The Hindenburg disaster of 1937 put an end to the dream of passenger travel aboard dirigibles lifted by flammable hydrogen. By contrast, Goodyear blimps full of NON-flammable helium have been safely soaring UP, UP, AND AWAY for decades. Lee Cowan takes us aloft:
It took 93 years of waiting, but Alice Gratias finally checked this off her bucket list. "Oh, it's so exciting!" she said, climbing the ladder.
She climbed into her seat slung beneath more than 200,000 cubic feet of helium -- and a few moments later, Gratias was headed into the wild blue yonder in the Goodyear Blimp.
It's a rare seat indeed aboard a floating icon.
Our friend Charles Kuralt had the same pleasure nearly 40 years ago. He described the experience as only he could:
"Hovering around in a blimp works a lovely psychological change on a man. Since you know you're not going anywhere fast, you become content to go slow. Cars pass you by. Even seagulls pass you by. None of it seems to matter."
Things haven't changed much since that ride of Kuralt's. In fact, the blimps themselves aren't all that different than when they first took to the skies in 1925.
"It looks pretty vintage," said Cowan.
"It IS vintage," said pilot Taylor Laverty. "It's actually made out of real wood. You don't find that in aviation anymore."
Laverty is one of only three women worldwide known to fly an airship.
"I can't believe you can just stick your arm out," said Cowan.
"Yeah, yeah, it's like being in a convertible!" laughed Laverty.
It's old-school flying. Cruising speed: a lumbering 35 mph. All Taylor has to steer the blimp are cables and pulleys -- and a lot of brute strength.
"There's a lot of pressure for when you want to make an actual turn, if you want to pick it up," said Laverty of her workout.
It's all thrillingly quaint. But to some at Goodyear, the blimps were starting to become a little TOO quaint. The time had regretfully come, the company figured, to phase these faithful servants of the air out of service.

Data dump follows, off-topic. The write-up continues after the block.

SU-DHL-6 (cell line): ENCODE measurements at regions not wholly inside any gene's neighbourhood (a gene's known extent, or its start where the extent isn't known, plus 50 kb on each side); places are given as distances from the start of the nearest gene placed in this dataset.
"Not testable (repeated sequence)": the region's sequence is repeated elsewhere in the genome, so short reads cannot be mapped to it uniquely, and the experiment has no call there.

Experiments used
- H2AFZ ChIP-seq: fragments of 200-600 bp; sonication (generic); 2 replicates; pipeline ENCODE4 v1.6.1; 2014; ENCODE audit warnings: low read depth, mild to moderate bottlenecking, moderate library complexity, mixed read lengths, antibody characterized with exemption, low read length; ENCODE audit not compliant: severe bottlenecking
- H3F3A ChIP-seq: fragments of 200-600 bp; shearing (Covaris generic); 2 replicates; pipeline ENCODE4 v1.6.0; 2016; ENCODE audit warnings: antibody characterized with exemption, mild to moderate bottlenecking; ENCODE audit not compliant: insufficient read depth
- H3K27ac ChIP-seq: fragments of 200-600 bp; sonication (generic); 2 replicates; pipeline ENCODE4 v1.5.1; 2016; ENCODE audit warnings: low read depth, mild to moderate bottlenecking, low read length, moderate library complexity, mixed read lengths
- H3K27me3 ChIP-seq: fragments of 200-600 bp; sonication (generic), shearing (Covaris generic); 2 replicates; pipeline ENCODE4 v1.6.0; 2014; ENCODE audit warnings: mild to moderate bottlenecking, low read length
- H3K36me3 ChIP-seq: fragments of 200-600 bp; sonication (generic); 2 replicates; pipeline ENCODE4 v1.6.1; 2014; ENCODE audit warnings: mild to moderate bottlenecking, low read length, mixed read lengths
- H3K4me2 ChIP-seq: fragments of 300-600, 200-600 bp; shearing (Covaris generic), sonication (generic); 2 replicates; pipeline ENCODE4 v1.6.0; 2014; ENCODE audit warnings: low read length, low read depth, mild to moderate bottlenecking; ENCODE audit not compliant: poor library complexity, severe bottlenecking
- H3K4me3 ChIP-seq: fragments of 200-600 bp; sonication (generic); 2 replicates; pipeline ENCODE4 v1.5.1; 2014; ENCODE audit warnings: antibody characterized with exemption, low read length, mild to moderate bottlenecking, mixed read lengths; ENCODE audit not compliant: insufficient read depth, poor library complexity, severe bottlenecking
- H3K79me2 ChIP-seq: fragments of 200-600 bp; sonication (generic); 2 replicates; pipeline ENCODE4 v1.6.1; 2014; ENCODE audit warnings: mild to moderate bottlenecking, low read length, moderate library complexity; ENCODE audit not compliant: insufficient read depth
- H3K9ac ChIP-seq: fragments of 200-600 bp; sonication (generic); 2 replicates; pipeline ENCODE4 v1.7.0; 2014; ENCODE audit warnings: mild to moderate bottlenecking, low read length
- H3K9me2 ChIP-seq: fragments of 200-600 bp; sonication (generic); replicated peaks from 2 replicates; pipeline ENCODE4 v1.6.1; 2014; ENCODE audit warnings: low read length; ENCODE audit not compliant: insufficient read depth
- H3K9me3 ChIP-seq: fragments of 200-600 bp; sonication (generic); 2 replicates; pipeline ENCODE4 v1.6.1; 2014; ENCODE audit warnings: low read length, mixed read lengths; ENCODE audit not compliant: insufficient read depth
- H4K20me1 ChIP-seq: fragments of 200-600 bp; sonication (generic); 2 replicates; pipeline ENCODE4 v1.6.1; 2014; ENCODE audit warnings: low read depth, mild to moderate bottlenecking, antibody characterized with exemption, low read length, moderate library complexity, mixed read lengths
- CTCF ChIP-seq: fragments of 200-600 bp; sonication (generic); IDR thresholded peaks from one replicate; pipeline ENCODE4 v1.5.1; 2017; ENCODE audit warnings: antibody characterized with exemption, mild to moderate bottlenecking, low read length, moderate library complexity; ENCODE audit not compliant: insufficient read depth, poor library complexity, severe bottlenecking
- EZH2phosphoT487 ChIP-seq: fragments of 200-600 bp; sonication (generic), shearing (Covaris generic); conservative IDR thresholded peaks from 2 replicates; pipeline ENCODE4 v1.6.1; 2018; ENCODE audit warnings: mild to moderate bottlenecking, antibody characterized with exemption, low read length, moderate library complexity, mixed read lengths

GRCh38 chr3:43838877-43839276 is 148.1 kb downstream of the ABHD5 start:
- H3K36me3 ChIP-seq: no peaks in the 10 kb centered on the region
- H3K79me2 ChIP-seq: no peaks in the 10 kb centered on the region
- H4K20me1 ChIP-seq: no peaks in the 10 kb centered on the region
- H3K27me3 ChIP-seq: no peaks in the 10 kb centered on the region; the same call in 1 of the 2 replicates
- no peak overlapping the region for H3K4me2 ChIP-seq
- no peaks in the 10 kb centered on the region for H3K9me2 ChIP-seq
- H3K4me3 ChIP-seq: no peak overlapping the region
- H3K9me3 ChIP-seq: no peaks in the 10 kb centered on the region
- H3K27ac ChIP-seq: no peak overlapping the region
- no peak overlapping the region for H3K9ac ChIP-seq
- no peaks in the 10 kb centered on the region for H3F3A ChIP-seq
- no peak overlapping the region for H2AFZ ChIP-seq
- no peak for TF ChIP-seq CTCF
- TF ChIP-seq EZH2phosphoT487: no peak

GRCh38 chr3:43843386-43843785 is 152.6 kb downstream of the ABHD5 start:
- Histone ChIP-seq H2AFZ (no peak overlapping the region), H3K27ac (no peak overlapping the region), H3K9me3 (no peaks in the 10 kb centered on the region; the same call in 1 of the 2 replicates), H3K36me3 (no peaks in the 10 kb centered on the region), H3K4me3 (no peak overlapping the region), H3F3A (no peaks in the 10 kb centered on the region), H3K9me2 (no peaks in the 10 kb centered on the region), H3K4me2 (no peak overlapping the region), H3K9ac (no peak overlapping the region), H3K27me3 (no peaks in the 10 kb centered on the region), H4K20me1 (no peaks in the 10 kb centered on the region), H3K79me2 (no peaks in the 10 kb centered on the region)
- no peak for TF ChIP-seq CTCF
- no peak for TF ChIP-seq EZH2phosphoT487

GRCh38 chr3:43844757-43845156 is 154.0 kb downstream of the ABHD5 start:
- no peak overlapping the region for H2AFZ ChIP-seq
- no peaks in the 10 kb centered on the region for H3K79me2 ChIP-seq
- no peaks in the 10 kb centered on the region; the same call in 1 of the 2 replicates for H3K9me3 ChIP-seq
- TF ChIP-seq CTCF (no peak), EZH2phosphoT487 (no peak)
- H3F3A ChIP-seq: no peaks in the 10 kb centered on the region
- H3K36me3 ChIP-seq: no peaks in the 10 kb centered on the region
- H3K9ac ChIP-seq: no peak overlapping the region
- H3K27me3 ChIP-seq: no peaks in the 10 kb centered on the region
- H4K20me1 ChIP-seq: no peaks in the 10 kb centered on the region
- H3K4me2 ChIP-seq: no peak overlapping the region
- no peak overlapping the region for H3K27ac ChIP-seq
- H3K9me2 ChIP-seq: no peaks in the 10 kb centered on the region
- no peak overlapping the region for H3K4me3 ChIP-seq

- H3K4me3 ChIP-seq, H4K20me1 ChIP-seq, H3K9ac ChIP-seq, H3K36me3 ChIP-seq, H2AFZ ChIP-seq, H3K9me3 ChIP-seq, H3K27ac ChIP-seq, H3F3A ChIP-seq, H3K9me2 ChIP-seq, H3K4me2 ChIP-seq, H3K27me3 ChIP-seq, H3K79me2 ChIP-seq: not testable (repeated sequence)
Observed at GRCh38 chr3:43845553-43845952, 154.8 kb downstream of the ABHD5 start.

"You grow attached to it," said pilot Matt St. John. "You've done a lot of big events, and it's taken you across the country. And to one day, everyone say, 'Okay, we have to pull the plug,' it's heartbreaking."
St. John flew the last flight of the Spirit of America this summer before she was retired with dignity. "It was a tough week for us," he said.
Tougher still for Goodyear's CEO Richard Kramer, who had a big decision to make.
Cowan asked, "What do you think would have happened if you had decided it was time to end the blimp program?"
"That's something I don't want to find out," replied Kramer. "It never was going to happen. I think there would have been a revolt to not see the blimp in the skies anymore."
So instead he decided to invest millions of Goodyear's marketing money into replacing the old blimps with the NT model. It's a new generation of airship -- 50 feet longer, about 40 miles an hour faster, capable of cruising at freeway speed. Its engines can swivel in place, making it far more maneuverable than its older cousins.
Inside is a skeleton made of carbon fiber. Technically that makes these new Goodyear blimps not really blimps at all, but "semi-rigid" airships.
"About the only thing that is the same is that helium lifts the thing," said pilot Mike Dougherty. "Everything else is different."